Following the multiple measures taken in the fight against the Coronavirus, L’Homme rare is cancelled.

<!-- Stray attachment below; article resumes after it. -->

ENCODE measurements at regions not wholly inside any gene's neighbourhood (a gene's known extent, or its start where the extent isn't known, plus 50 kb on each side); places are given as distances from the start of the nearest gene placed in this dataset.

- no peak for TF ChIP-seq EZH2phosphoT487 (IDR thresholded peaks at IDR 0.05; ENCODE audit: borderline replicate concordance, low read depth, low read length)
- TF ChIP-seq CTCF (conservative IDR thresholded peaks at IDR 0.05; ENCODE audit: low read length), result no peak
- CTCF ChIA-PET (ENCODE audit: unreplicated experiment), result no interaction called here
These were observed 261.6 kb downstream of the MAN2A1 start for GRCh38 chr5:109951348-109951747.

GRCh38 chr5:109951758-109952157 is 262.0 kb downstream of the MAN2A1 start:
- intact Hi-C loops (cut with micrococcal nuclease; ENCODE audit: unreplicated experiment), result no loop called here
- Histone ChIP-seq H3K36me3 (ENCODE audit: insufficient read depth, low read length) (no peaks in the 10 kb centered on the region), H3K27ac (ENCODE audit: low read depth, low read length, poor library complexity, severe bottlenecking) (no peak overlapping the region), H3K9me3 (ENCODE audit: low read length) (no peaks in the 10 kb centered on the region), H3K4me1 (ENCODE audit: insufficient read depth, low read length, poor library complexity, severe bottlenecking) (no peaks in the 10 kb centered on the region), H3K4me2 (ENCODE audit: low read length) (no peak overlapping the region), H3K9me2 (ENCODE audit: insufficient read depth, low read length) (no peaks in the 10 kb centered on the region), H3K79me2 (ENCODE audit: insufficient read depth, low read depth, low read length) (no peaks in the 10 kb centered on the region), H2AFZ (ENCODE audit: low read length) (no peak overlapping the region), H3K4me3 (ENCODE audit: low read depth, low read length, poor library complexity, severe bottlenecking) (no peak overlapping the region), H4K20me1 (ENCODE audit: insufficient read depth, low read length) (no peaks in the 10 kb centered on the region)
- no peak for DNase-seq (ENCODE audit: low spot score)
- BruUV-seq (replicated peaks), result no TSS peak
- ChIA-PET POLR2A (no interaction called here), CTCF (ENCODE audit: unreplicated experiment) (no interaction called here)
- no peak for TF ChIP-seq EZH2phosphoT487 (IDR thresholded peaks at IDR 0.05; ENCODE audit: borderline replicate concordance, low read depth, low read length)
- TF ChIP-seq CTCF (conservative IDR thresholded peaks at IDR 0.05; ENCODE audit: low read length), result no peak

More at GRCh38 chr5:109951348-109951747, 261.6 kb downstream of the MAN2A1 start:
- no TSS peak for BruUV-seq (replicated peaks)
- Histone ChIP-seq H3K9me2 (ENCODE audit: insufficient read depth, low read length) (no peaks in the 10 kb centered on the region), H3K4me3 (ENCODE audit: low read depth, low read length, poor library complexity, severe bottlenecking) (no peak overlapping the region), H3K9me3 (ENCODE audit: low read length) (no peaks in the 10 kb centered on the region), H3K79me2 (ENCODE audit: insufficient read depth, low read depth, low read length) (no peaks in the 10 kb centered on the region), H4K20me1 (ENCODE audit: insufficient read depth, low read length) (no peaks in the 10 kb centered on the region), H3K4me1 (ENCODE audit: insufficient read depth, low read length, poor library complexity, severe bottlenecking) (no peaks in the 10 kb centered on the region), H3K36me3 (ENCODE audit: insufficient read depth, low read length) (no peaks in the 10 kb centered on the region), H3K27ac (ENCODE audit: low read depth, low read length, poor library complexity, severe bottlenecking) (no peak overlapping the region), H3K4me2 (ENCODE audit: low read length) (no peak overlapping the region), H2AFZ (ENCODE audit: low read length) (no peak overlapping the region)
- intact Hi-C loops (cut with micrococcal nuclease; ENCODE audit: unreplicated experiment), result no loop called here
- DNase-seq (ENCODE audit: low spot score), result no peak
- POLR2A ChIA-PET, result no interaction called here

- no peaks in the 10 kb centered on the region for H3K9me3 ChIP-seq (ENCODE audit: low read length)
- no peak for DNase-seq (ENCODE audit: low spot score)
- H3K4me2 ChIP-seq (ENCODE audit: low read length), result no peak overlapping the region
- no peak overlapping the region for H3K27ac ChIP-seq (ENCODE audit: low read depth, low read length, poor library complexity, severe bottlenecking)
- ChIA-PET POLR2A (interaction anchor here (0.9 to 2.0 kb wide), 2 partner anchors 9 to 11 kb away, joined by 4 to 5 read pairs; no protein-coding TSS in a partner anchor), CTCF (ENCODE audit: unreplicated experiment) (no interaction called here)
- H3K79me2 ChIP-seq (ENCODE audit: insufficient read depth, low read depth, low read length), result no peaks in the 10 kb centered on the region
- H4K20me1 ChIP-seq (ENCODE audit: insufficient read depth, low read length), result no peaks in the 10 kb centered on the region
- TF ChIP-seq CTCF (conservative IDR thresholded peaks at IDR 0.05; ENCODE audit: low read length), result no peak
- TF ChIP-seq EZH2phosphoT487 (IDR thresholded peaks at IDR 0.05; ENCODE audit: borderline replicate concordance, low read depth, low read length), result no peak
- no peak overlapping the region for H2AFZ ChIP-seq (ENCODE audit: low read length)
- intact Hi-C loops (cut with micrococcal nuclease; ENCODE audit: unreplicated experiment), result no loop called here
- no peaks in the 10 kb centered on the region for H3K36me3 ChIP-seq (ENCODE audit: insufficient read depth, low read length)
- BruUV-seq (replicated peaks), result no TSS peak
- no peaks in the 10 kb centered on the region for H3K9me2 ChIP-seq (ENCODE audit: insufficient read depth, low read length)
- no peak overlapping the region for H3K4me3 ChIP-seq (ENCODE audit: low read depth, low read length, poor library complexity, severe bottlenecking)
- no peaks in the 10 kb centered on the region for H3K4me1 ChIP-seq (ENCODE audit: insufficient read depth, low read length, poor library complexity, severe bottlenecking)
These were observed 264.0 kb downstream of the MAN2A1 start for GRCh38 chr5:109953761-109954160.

Performing a swaying walk, which can be both lively and sinuous, and supple undulations and movements from the waist, the faces of the five dancers choreographed by Franco-Ivorian Nadia Beugré are not visible. The choreography that connects them and is executed solely using their backs is inspired by dance techniques and styles that principally utilise the pelvis. With the insistent use of buttocks, these practices are seen as being more feminine, challenging or even chipping away at a strongly built and assimilated masculinity. If the issue of gender has always featured in Nadia Beugré’s work, in L’Homme rare she tackles it more head-on by offering an inversion of the perception of “male / female attributes” and questioning the attention paid to bodies and the qualities attributed to their movements. Starting with a game that blurs our perceptions of gender, the choreographer places the spectator in the position of a voyeur, which the artist connects to the outcome of her research on our understanding of the body, notably black and male, in history and today. With references to a series of old photographs of slave markets in the Ivory Coast consulted by the artist, L’Homme rare also becomes a reflection on the history of European’s gaze on black bodies and its persistence today.